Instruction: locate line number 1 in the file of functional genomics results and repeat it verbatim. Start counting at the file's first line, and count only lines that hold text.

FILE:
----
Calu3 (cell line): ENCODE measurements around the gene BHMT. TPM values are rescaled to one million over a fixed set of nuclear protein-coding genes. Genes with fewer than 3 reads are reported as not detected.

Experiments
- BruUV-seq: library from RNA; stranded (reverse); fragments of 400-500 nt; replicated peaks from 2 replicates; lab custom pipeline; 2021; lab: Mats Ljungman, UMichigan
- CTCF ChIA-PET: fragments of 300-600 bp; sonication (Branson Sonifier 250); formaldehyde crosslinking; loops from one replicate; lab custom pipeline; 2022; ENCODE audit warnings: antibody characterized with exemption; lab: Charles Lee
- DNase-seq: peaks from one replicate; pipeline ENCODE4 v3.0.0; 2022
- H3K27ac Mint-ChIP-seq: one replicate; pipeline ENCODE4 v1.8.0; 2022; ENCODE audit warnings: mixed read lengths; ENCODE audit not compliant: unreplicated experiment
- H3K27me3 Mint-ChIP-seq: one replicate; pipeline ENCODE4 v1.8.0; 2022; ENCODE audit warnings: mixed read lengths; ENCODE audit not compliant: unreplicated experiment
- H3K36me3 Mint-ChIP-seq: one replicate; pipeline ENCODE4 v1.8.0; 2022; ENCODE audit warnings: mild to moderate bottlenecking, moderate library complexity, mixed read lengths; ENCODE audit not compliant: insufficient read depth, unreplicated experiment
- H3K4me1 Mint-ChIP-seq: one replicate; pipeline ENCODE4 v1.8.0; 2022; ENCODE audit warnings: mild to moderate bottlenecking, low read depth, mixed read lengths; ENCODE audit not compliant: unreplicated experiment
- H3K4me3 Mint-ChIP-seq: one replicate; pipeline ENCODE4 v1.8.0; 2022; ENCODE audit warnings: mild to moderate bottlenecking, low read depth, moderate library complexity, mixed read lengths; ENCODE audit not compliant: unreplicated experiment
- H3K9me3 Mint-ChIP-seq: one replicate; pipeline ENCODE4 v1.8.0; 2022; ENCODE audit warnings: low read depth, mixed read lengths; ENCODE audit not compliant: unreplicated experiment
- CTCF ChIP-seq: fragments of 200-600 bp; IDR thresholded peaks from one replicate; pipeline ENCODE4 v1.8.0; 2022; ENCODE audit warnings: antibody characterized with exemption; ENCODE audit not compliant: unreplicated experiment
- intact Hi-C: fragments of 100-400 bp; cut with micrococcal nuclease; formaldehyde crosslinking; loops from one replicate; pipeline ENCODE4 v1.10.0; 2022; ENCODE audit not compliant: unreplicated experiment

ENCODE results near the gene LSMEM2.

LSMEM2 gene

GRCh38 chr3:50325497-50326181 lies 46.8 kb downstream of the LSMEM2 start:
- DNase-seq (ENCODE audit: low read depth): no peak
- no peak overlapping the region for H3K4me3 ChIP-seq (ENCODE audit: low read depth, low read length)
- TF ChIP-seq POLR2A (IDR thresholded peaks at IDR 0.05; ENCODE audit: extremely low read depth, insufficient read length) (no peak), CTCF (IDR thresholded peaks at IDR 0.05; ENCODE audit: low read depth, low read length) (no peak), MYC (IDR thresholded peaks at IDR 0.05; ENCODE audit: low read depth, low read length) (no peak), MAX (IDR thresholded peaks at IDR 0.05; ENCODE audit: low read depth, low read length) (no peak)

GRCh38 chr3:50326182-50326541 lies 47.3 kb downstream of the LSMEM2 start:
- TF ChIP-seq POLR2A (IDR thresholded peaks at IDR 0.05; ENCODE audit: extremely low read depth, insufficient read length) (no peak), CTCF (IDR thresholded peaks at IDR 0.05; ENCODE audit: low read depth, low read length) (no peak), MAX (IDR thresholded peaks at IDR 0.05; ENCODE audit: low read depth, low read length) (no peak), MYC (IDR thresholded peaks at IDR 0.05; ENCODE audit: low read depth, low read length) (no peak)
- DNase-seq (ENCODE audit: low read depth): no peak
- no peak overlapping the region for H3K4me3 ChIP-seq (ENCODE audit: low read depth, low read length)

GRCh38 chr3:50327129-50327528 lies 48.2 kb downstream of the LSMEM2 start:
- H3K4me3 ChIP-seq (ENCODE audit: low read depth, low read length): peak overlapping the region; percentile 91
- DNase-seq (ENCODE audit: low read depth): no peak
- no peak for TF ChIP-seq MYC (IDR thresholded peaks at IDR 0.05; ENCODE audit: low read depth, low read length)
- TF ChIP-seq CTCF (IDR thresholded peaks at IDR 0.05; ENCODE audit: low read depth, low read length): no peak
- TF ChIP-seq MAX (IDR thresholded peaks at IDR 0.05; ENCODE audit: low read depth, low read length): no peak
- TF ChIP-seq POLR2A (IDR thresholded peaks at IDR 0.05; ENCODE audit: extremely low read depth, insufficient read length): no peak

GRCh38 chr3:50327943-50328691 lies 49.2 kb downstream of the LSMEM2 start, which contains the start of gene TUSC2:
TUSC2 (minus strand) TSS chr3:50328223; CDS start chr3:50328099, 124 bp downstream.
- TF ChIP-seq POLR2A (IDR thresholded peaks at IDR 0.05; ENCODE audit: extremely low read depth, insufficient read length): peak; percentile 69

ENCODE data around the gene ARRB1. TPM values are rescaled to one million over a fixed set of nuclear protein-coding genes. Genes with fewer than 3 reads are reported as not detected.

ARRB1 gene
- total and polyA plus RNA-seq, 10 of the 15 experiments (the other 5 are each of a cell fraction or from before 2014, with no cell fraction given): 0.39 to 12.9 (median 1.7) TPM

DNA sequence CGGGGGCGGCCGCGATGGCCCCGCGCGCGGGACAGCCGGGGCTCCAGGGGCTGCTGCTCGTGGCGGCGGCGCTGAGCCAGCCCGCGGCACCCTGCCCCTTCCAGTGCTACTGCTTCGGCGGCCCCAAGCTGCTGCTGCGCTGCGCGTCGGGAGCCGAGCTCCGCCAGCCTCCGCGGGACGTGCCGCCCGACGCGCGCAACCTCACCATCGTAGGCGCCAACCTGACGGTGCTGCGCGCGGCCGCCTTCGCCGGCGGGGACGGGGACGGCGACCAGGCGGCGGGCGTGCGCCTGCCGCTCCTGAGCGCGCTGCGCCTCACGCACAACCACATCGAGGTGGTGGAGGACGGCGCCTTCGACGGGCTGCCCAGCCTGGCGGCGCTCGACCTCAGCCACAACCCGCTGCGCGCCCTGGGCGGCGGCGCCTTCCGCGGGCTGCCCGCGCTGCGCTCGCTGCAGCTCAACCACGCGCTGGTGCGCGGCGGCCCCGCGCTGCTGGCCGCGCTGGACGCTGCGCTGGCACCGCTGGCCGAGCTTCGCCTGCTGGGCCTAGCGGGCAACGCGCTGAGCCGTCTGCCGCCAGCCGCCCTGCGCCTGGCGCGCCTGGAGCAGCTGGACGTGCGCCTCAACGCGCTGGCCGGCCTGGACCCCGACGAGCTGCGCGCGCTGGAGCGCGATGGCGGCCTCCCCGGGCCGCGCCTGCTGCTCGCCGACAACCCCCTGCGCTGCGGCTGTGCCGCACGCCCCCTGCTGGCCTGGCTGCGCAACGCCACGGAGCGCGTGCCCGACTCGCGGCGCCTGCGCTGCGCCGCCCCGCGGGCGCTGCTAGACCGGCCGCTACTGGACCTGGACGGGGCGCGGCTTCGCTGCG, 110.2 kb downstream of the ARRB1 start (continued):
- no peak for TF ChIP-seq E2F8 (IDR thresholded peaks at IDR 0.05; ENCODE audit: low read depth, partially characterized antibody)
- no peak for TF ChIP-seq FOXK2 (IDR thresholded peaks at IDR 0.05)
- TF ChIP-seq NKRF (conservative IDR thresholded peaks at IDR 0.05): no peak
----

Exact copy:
Calu3 (cell line): ENCODE measurements around the gene BHMT. TPM values are rescaled to one million over a fixed set of nuclear protein-coding genes. Genes with fewer than 3 reads are reported as not detected.